The proposed housing levy under the Finance Bill seeking to deduct 3% from salaried employees which will be matched by employers but not exceed Ksh.5,000 has been met with criticism from experts.
Experts state that the timing of the new proposed levy by the government is ill-informed given the turbulent economic situation in the country.
Analysts anticipate pushback on the new law stating that the initial proposal in 2019 which only sought 1.5% of employees’ pay failed.
The affordable housing project was birthed when former President Uhuru Kenyatta introduced the Big 4 Agenda which contained the housing project. Initially, the proposal sort to have employees contribute 1.5% of their salaries to the housing fund.
However the Employment and Labour Relations Court in 2018 suspended the levy following a petition from the workers’ umbrella body, the Central Organisation of Trade Unions (COTU).
The courts suspended the levy on the grounds that no public participation was undertaken and that transparency in its implementation was not guaranteed.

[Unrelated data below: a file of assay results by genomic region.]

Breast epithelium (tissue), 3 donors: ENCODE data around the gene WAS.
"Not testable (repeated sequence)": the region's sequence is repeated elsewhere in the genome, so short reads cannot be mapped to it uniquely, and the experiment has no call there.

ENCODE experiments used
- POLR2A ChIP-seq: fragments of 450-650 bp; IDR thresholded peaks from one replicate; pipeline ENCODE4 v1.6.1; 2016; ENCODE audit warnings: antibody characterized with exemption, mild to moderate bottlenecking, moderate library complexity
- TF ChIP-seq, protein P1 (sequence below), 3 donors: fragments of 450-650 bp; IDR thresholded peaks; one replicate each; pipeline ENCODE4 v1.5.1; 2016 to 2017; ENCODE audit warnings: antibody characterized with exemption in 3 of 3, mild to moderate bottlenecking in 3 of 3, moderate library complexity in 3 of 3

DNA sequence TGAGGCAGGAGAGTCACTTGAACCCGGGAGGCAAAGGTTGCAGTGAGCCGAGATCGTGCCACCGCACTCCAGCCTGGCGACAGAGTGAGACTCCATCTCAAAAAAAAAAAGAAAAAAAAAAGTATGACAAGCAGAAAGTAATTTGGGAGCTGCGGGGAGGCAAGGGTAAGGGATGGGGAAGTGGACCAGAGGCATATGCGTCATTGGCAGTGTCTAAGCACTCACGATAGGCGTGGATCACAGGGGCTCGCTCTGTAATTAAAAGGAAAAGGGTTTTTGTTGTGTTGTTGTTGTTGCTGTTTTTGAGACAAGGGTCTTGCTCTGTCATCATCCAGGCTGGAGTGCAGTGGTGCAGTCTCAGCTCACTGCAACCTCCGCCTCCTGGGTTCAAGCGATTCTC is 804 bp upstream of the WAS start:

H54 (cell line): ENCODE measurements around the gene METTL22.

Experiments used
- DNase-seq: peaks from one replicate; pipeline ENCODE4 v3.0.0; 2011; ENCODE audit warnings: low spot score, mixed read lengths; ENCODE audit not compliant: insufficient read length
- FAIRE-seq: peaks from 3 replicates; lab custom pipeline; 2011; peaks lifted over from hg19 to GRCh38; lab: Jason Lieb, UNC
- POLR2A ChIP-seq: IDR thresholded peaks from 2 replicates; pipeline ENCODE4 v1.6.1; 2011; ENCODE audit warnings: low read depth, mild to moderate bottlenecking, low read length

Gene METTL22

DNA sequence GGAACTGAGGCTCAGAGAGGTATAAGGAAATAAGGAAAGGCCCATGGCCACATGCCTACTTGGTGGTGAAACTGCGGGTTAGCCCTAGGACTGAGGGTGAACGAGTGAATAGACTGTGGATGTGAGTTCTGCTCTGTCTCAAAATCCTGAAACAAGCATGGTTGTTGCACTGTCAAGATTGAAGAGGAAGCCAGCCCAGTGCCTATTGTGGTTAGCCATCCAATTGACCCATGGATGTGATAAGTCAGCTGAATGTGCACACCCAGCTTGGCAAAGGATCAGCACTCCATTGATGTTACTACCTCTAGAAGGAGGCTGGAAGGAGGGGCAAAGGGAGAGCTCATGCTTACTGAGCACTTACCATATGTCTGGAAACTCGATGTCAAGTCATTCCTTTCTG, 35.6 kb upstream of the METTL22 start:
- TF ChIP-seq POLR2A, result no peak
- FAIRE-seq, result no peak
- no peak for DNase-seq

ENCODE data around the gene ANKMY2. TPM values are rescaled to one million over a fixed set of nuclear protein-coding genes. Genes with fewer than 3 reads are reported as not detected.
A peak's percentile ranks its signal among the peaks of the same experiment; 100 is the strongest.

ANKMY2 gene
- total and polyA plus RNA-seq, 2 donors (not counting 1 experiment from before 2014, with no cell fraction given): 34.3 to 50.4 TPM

Analysts are now poking holes into the government’s plan saying the proposed taxes on housing would be hard to implement given that the first one failed and also considering the hard economic times that Kenyans are in.
”The bill seeks to have Kenyans contribute 3% of their salaries but the same government failed to have them contribute 1.5% we see a situation where people will go to court and oppose this,” Financial Analyst Churchill Ogutu said.
Further, the government has changed regulations guiding the housing fund, where unlike before, the defaulter will not be charged penalties and also the time limit where one can opt out of the scheme has been reduced.
“We have seen changes in the bill that seek to entice contributions including no penalties of failed payments and also the time limit in which one can opt out of the fund has been reduced,” Ogutu stated.
2.4 million Kenyans who earn below Ksh.100,000 per month are eligible for a mortgage under the affordable housing scheme, leaving out 77,000 high-earning employees who nevertheless will make the monthly contributions.
“The government will keep going to salaried employees because that’s the only tax they can collect. The majority of Kenyans are in the Juakali sector, but you have to ask yourself how will they be taxed,” PWC partner Titus Mukora noted.
In case of ineligibility for a home under the scheme, a contributor’s levy can be transferred to a pension scheme, to another person under the affordable housing scheme or cash out after exit.